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BCTF International Solidarity Blog

Teachers' solidarity makes a difference in post-quake Nepal

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Teachers’ solidarity makes a difference in post-quake Nepal

Miriam Palacios of Oxfam Canada came to speak to the BCTF Executive Committee October 22, 2015, offering an update on the amazing humanitarian work they are doing in Nepal following the massive 7.8 magnitude earthquake that struck last April 25. Oxfam has assisted more than 445,000 people, with emergency food and shelter, water and sanitation, rice and seeds, and much more.

Palacios also presented the BCTF with a thank-you plaque in recognition of the Federation's significant support for the relief work. The plaque has a beautiful photo of a Nepalese mother and her baby daughter, who was born only one hour after the earthquake hit.

 Teachers' solidarity makes a difference in post-quake Nepal

As war ends, Colombian teachers build peace schools

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As war ends, Colombian teachers build peace schools

By Nancy Knickerbocker, BCTF

October 5, 2015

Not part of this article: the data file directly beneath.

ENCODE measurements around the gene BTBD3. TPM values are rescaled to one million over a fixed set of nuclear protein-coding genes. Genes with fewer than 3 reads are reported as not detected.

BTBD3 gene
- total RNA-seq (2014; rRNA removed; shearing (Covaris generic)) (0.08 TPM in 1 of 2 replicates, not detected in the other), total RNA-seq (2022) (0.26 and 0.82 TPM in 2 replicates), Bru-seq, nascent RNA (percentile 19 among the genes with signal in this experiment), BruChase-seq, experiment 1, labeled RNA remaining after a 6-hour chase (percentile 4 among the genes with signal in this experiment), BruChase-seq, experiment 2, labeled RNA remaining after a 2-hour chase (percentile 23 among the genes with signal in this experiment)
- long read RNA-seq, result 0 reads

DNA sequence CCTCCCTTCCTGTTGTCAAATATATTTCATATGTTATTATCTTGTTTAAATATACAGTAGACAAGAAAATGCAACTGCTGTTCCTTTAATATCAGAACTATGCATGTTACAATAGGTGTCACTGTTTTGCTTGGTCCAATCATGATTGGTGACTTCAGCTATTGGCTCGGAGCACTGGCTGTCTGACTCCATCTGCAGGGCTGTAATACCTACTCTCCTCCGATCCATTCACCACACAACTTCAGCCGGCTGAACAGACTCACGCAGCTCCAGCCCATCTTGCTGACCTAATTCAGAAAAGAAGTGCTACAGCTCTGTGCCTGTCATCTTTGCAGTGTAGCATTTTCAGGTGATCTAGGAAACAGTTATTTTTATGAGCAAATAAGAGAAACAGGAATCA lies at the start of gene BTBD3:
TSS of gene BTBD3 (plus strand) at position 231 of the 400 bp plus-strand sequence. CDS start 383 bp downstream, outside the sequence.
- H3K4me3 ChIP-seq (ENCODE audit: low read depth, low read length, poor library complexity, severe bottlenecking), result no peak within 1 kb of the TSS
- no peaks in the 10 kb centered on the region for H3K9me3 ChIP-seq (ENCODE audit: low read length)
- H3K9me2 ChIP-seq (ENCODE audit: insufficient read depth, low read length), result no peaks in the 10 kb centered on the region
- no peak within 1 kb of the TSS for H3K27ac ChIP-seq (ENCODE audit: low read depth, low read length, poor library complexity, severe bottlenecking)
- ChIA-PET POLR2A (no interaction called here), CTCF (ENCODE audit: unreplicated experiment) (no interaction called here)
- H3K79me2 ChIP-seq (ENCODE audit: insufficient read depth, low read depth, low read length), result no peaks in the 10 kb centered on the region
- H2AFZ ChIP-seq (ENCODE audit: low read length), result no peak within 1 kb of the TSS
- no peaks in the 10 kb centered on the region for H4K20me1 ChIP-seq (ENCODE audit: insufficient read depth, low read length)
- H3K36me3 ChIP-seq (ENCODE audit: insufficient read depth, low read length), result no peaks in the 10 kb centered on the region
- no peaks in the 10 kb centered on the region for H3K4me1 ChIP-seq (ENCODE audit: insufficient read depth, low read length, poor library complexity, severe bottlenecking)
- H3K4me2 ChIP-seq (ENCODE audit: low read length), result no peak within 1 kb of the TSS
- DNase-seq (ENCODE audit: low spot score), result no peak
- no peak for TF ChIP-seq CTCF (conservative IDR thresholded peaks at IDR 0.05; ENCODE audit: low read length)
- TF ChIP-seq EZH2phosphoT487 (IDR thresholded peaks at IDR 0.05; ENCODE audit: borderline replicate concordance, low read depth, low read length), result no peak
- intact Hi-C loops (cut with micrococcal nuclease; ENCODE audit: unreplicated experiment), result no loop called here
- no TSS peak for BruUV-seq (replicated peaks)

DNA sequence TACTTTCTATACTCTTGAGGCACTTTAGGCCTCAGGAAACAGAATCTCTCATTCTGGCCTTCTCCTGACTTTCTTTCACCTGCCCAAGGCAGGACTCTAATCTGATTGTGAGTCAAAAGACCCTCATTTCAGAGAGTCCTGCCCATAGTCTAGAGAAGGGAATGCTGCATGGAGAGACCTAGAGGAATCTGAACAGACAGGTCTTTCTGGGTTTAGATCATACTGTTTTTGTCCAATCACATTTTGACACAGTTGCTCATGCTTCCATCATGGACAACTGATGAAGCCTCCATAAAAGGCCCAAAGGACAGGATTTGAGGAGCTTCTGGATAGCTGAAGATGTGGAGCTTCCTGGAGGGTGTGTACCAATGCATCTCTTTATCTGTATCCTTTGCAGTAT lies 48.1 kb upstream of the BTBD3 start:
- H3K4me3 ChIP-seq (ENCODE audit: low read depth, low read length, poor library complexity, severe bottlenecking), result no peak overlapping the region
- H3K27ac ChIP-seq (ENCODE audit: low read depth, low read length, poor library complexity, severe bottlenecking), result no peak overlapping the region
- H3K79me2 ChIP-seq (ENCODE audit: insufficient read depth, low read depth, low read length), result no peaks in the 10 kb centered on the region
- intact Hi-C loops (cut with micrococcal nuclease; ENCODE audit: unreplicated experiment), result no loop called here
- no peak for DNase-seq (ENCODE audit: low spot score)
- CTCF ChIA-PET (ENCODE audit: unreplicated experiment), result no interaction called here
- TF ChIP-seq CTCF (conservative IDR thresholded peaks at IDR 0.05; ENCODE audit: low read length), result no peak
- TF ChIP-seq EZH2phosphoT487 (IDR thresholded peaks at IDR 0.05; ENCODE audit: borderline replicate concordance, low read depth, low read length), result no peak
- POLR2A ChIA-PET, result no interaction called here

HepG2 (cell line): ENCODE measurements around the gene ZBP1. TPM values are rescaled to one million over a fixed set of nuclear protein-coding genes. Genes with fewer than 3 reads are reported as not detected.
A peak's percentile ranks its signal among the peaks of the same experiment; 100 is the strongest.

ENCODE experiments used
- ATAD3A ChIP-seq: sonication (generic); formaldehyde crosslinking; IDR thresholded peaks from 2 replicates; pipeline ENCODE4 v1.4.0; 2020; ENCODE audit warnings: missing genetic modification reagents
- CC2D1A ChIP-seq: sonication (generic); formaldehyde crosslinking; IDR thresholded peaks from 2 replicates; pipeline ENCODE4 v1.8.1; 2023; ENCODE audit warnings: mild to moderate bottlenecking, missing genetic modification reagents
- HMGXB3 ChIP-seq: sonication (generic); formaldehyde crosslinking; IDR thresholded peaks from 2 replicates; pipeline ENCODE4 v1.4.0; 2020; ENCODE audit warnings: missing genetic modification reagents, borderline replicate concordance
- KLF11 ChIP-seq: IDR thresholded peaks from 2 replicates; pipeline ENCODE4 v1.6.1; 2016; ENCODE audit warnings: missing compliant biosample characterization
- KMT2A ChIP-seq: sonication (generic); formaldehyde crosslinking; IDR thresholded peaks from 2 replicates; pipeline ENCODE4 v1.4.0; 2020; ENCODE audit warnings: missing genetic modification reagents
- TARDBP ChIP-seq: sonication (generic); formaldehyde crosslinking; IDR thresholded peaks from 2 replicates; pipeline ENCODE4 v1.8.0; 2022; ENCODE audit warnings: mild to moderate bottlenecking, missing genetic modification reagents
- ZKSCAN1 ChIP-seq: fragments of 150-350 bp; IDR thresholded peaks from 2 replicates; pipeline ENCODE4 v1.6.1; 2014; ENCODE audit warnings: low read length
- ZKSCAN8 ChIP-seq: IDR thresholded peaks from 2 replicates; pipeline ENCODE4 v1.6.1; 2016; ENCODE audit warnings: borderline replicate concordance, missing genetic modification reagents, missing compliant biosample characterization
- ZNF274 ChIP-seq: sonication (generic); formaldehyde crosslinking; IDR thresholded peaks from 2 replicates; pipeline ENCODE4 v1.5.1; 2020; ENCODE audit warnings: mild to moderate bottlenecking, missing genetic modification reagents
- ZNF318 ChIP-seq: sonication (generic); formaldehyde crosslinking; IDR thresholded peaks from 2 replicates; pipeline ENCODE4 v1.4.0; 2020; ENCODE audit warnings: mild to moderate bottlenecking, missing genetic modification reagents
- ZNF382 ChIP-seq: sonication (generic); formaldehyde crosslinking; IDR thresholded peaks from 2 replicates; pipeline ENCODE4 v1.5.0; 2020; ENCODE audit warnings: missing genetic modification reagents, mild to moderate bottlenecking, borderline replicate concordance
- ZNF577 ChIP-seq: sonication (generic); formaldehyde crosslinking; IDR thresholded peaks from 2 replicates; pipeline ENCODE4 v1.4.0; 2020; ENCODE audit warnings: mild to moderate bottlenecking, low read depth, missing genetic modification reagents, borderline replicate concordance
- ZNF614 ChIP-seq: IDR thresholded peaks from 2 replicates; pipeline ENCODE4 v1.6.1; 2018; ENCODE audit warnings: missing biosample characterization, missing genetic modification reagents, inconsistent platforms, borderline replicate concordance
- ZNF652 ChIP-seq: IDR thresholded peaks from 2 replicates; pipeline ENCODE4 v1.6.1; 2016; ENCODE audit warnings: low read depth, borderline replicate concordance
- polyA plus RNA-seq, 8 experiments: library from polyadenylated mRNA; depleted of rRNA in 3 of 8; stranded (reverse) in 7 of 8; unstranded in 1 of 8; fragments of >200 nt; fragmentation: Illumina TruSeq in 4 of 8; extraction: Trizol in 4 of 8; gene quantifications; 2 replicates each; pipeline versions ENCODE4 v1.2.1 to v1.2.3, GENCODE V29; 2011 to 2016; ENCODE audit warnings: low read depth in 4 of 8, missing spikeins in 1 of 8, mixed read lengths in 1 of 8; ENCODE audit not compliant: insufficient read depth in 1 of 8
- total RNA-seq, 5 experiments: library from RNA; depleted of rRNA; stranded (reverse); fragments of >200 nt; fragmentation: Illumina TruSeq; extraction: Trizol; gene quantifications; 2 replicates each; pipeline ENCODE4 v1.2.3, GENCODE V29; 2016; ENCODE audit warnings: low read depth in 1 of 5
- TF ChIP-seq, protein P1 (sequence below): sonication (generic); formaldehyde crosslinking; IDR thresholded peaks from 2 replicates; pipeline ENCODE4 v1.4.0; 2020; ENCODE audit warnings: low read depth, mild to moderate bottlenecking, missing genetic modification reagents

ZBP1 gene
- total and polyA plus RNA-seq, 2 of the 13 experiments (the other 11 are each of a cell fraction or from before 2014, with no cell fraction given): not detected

As teachers around the globe celebrate World Teachers’ Day, BCTF President Jim Iker and a pan-Canadian delegation are showing solidarity in the world’s most dangerous place for teachers: Colombia.

Between 1985 and today, 1,100 teachers have been killed, according to FECODE, the union representing 300,000 Colombian teachers from pre-school to post-secondary.

The visit comes at a crucial moment in the history of Colombia’s 50-year civil war, with a peace accord on transitional justice signed by President Juan Manuel Santos and the leader of the FARC, Timoleon Jimenez.

As war ends, Colombian teachers build peace schools

BCTF President Jim Iker gives a radio interview on Canadian solidarity for the Colombian teachers’
peace schools project.


Iker is travelling with BC Federation of Labour President Irene Lanzinger and representatives of CoDevelopment Canada, the Ontario Secondary School Teachers’ Federation, and the Centrale des Syndicats du Quebec. All three organizations are jointly funding a union project promoting schools as “territories of peace.”

Called the Pedagogical Project for the Post-Conflict Period, the project has involved teachers in study circles around the country gathering to reflect upon how public education can support the process to ensure a durable peace. Their biggest challenges in building peaceful schools are in conflict zones where students’ parents have been combatants on opposing sides.

However, these challenges are being confronted with tremendous energy and commitment by Colombian teachers, who emphasize their “pedagogy of hope and love,” which they say is profoundly needed by traumatized children who have known nothing but wartime throughout their young lives.

Iker and delegation members met with students and teachers from an elementary school in a highly conflict zone in the southern province of Pasto.

The teachers have given their school the slogan of “a paradise in the middle of the conflict.” Their courage, despite the assassination of two members of the school staff and the abduction of another teacher, was inspirational and humbling for the Canadian visitors.